Skip to main content

The Nitty-Gritty on 
All in the Elks Family

by Jim O'Kelley, Director
Elks National Foundation

At the outset of this series, I mentioned that we didn't have time to talk with all 72 families during the busy finals weekend. Instead, we chose families that either had an interesting angle, such as the Holcers or the Abramses, or could provide insight on one of the volunteers we were following for the feature film.

The latter was the case with McKinley Fitzgerald and her mom, Jennifer. McKinley provided us with a good sound bite about Lynn Rutherford-Snow, Virginia's state director, that we used in the film.

McKinley (center) takes aim during the party at the Hall of Fame.

But we repurposed their interviews for the #TrueGritTuesdays series, because they both spoke to the role we as Elks play in developing grit (beyond the obvious contribution of the Hoop Shoot as a means).

Grit is the courage and resolve to keep going in the face of hardship. You can't force that. You can't force people to be tenacious. You can't force them to persevere. That comes from within.

We don't teach grit, they develop it.

The participants have to learn our program's lessons for themselves. But as volunteers working with kids through the Hoop Shoot program, there are things we can do to help them become grittier.

  1. We can help them set goals.
  2. We can make the experience fun.
  3. We can be supportive.
  4. We can provide encouragement.
Do those four things, and the rest will take care of itself.

In her first year in the program, McKinley reached the Virginia state contest. It was quite a run, but defeat there crushed her spirit. She was ready to quit. Lynn Rutherford-Snow wouldn't let her. The state director who had treated her like family, who had made her feel special, urged her to keep trying.

And she did.

She kept setting goals. She kept working hard. She kept having fun. Because she knew that Lynn and all the Virginia Elks were behind her, the way families are.

And all the while, without even really knowing it, McKinley was becoming grittier.

In case you haven't seen it yet, here's All in the Elks Family.

Comments

Labels

Show more

Popular posts from this blog

What is Zoom?

by Jim O'Kelley
Director, Elks National Foundation

(This is the first in a series of articles about the need for Lodges to be relevant during the pandemic. To find all posts in the series, click here: #StaySafeBeRelevant.)

Every crisis seems to have its breakout star. This one has two, so far—Dr. Fauci and Zoom.
If you’re not familiar, Zoom is a remote video-conferencing tool with a free basic package. In these days of social distancing and sheltering in place, Zoom is also a godsend. At the O’Kelley household today, we had three concurrent Zoom meetings going on at one point—Meghan, me, and Jane with her Panda Room preschool pals.
In our new teleworking reality, the ENF staff has been using Zoom through Microsoft Teams for check-ins, standing meetings and impromptu discussions. These conferences have helped us stay connected and feel like we’re part of a team despite our isolation.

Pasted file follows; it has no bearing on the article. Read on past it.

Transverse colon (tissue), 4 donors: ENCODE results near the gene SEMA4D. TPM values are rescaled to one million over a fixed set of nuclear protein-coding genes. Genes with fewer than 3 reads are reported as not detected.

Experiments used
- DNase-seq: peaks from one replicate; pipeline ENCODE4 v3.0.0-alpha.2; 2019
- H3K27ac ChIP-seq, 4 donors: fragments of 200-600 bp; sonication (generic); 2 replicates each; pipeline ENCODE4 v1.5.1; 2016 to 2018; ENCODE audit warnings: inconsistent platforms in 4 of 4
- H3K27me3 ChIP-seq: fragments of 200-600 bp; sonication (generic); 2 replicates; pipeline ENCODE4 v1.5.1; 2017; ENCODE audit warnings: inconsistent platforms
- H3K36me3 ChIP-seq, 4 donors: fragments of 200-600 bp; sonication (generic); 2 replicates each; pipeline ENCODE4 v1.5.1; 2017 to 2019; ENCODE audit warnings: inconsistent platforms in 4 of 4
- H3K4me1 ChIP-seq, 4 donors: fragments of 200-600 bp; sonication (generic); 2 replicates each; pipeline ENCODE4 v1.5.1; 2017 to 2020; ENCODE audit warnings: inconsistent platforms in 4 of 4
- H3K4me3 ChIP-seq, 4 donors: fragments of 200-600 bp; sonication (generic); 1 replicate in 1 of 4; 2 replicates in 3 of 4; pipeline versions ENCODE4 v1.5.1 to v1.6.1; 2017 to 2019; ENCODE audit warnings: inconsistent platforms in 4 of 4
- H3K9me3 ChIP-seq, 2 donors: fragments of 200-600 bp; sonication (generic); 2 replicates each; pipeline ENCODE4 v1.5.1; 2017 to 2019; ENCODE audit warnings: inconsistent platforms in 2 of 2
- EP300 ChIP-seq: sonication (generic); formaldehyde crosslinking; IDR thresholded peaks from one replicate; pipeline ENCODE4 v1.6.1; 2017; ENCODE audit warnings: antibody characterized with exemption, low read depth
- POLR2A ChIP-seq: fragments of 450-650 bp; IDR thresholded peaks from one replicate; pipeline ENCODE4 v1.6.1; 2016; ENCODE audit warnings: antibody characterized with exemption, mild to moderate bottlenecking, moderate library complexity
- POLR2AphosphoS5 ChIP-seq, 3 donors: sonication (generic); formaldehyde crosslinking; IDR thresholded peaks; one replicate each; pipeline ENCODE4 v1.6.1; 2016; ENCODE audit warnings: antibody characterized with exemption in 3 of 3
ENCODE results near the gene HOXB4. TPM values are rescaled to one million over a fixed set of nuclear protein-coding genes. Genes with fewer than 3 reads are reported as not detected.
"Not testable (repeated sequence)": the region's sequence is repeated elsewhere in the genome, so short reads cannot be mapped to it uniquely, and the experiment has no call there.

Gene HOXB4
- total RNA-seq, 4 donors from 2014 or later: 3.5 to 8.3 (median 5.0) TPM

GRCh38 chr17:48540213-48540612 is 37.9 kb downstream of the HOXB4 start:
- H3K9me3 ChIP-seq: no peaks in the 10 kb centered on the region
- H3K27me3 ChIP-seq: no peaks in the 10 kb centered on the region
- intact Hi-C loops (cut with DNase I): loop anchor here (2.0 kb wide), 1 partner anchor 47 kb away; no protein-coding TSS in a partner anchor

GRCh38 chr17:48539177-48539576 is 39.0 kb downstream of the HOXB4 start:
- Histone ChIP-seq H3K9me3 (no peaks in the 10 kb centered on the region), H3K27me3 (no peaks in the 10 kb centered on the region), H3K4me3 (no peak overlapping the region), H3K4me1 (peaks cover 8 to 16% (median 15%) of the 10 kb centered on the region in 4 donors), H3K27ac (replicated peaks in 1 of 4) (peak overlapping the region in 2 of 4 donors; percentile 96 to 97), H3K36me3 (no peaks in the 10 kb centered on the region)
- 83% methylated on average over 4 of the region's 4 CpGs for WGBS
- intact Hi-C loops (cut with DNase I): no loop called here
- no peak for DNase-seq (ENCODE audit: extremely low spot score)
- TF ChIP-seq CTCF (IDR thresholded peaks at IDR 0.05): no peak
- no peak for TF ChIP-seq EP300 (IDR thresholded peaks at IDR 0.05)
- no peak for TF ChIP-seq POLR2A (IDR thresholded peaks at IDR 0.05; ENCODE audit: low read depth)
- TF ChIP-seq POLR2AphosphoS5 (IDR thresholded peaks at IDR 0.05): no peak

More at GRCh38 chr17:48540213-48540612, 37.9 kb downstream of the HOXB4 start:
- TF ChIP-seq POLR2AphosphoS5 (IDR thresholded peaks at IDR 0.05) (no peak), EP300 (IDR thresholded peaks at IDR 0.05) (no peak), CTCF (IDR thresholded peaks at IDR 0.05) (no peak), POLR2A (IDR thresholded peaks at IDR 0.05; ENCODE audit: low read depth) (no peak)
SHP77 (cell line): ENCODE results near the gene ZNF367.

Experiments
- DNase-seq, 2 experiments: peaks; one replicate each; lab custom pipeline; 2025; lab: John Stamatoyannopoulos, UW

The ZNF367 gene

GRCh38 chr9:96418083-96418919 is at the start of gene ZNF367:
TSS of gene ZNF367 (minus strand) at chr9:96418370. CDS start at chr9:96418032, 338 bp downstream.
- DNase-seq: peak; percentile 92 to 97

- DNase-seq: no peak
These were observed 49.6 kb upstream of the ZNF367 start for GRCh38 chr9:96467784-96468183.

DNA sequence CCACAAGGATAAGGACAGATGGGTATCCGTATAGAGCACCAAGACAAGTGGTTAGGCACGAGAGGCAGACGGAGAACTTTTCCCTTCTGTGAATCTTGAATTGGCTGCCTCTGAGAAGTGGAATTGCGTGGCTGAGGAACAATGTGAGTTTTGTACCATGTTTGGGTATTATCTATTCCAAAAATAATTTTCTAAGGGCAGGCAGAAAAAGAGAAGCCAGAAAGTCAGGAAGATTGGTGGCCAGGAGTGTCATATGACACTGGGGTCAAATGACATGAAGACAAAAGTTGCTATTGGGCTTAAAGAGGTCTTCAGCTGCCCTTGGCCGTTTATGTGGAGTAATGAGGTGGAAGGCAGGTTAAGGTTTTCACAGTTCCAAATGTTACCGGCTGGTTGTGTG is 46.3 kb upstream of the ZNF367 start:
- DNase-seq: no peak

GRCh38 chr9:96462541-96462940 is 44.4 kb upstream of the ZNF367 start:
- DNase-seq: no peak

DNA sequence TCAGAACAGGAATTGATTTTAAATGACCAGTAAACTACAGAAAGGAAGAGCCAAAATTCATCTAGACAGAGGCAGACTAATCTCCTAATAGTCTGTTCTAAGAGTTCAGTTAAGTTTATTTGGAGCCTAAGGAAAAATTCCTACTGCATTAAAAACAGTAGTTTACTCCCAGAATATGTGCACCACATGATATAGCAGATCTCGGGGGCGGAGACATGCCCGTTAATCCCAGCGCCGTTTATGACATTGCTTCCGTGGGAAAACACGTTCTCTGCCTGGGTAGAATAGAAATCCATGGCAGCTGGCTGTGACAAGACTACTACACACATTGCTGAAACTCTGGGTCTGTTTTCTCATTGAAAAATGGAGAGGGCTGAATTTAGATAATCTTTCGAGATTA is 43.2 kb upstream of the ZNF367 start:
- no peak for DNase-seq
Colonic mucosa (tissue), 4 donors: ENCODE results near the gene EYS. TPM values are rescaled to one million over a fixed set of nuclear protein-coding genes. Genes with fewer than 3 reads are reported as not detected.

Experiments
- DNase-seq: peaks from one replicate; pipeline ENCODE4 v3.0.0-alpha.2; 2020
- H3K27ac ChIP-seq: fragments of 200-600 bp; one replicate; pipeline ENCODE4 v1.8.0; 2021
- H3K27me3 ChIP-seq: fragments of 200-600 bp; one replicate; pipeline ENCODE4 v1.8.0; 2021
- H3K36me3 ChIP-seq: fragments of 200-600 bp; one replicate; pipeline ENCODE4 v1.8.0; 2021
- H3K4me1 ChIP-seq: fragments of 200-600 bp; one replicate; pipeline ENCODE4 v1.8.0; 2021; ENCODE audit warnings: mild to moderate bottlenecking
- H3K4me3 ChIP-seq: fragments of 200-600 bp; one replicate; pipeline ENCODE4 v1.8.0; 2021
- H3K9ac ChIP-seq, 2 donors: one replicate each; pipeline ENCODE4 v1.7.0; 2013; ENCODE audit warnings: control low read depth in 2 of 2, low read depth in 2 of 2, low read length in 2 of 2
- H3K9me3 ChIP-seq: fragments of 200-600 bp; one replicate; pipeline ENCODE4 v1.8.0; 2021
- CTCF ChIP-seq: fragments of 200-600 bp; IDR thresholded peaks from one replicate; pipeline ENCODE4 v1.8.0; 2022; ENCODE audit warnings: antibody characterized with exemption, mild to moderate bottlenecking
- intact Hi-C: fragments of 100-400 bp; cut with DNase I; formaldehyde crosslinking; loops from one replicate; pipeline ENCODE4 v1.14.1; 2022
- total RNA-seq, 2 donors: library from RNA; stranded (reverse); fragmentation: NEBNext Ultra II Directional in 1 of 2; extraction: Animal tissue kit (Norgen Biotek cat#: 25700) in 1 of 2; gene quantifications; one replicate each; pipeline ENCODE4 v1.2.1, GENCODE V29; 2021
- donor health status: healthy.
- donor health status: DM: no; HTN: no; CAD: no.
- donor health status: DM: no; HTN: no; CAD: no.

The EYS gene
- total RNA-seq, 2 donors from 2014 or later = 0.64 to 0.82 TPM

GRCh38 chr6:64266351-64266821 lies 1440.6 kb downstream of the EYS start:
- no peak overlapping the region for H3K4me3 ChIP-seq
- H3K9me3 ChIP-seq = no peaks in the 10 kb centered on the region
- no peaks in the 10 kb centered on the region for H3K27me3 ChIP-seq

A couple of weeks ago, I saw on Facebook that Boonton, N.J., Lodge No. 1405 had installed its new c…

Hope in the Time of Coronavirus

by Jim O'Kelley
Director, Elks National Foundation What a difference a few weeks make. As I’m sure is the case with you, COVID-19 has upended things around here.

I’d like to take a few minutes to update you on how the pandemic has affected our staff and programs. I’ll start with the staff.

On Monday, there were 18 of us in the office. Yesterday, only five. Everyone else is working remotely from home. We’re all communicating with one another using wonderful technology. And the people at home have access to the network via work-issued laptops, as well as their work phones and email. Contacting us should be seamless for you. 

The skeleton crew in the office should shrink to four at some point this week. We are here to deal with the aspects of our work that do not lend themselves to working remotely.

You can help us further reduce our numbers. If you are a Lodge officer or ENF Fundraising Chair who has been sitting on a stack of donations, please send those in today. The faster we c…

See you at the Julebukking

by Jim O'Kelley
Director, Elks National Foundation
(Earlier this week, I started a series of posts on the need for Lodges to stay relevant during this time of isolation. This is the second post in the series—technically, the series became a series when I posted this. Anyway, read the first post here. To find all posts in the series, click here: #StaySafeBeRelevant.)
Humans have a fundamental need to connect. Scientists, psychologists, therapists, they’ll all tell you the same thing. Our culture may celebrate individualism, but we are wired to be around other people.
How else can you explain the existence of organizations like the Elks? It’s certainly not the dated titles or the jewels of office that go along with them. It’s not the many meetings that demand so much of our time if we want to rise through the ranks. It’s not even the desire to serve our communities.
The Elks have been around for 152 years because people need other people in our lives. Local Lodges satisfy that need.